He cried himself to sleep that first night. We ended up putting him and his brother in our bed. If we’re going to feel like shit, we’ll do it as a family. The next morning he woke up like his usual self and immediately asked to play on the iPad.
Was that it? Were we in the clear?
He hasn’t cried since, but there have been a lot of questions about this whole “death” thing.
Is Ruby in heaven?
Why did Ruby go to heaven?
Is she with Jesus?
Is she with Jesus and Buddha?
Can we visit her?
Can we get her?
We can’t leave her behind.
When will we get her?
Do Jesus and Buddha need her?
Why can’t Jesus and Buddha give her medicine and send her back?
Is she playing with Jesus?
Why did she die?
How old are you?
Are you old?
Are you going to die?
I am going to build a rocket ship and go to heaven and get her. Then I’m going to give God a spanking.
That last one isn’t so much a question, but it was a heck of a statement that made me smile.
He’s been peppering us with questions like this for about a week now. He’ll be going about his day when something he hears or sees reminds him of her, and the interrogation begins again.
How do you discuss death with a four-year-old without freaking them the fuck out? Or is the answer you don’t? Part of me thought about telling him she went to live on that magical farm that everyone’s pets seem to end up. A place where she could run and chase squirrels and scratch her back in the grass all day as the sun warmed her belly.
We decided against that for two reasons. One, that kid remembers EVERYTHING. Kids are like the cops. They’re going to ask you the same question over and over again to see if you’re answers ever change. If they do, it will lead to suspicion and more questions.
I don’t want to have to remember what color the barn on the farm was or if it had horses or not. This is the sort of lie that can live on for years. I just don’t the long-term memory for that.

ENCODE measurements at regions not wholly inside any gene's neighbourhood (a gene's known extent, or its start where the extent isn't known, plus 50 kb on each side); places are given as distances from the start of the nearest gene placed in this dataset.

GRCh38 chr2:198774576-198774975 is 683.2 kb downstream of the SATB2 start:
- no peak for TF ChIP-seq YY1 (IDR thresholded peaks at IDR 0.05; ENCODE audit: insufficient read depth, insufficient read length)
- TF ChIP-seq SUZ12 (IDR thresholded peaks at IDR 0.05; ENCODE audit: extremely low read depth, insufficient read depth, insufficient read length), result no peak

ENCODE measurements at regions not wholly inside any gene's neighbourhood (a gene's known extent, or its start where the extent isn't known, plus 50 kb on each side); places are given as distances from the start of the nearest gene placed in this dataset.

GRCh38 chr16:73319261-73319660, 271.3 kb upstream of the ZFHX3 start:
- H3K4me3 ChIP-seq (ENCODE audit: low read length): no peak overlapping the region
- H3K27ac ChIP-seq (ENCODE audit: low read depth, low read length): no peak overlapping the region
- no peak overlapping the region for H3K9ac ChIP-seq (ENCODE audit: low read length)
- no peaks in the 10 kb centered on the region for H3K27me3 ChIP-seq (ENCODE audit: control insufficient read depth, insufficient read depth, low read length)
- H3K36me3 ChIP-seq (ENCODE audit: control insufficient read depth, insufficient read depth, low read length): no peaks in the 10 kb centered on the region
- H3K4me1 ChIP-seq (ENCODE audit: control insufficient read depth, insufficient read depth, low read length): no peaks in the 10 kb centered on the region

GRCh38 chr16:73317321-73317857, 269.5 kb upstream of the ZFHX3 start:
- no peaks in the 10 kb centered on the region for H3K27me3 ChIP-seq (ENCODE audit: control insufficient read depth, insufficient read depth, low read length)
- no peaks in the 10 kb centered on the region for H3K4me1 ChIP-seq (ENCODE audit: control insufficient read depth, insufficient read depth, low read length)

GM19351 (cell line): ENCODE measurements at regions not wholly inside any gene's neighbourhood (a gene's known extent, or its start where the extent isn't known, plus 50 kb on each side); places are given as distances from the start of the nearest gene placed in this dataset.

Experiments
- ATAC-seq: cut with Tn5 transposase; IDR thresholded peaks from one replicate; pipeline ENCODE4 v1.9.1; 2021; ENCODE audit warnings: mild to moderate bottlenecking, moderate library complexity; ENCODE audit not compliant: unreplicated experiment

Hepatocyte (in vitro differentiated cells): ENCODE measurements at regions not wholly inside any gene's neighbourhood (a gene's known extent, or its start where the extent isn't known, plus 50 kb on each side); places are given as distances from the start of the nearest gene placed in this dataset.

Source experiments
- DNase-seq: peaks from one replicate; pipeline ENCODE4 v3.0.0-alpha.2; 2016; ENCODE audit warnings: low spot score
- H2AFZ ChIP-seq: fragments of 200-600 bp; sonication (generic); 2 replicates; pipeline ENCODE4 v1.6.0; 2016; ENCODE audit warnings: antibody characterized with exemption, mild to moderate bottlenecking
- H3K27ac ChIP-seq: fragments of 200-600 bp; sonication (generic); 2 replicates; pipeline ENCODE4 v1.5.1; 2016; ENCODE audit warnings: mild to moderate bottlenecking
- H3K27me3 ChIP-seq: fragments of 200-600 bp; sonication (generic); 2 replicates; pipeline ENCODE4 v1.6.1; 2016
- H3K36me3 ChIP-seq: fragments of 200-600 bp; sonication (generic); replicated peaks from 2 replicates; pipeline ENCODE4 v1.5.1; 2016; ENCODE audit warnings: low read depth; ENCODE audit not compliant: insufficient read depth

The second reason was for the next three years every time we’d pass a farm he’d have his hopes up that he’s going to see Ruby gallivanting across the field. Can you imagine as we passed every piece of green open land larger than an acre he’d have his nose pressed up against the car window begging me to pull over. That’s too heartbreaking.
So we went with the “band-aid” approach. It was a swift, devastating truth that ripped the hair off your arm but was over quick (hopefully).
It’s been over a week now, and the questions are still coming but less frequently. Instead, replaced with general comments about missing Ruby. I forget that Ruby was present for 100% of my boys’ lives. There wasn’t a day that she wasn’t napping on the couch or keeping guard by the windows. Ruby was an adult dog when the boys arrived and accepted them as part of her responsibility to protect. She tolerated their grabbing hands and shrieking voices by hiding upstairs on our bed when they got too much for her. When they were older, she happily cleaned up after meal times as our “no people food” policy expired once we had kids (along with our “no dog on the couch or beds” policy).
Despite her intimidating appearance she never once acted aggressively towards them. She opted instead for an eye roll, deep sigh and sanctuary on a quieter level.
She was loved and a part of our family for nearly a decade.
And she is missed more than she’ll ever know.
est. 2013, curated by the Hour After Happy Hour Writing Workshop
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Mr. Fenske is a professor at VCU Brandcenter in Richmond VA. The site is an extension of his efforts in the classroom, except for the cartoons, which seem to grow out of some disaffection he feels with the world. Thank you for visiting. © Mark Fenske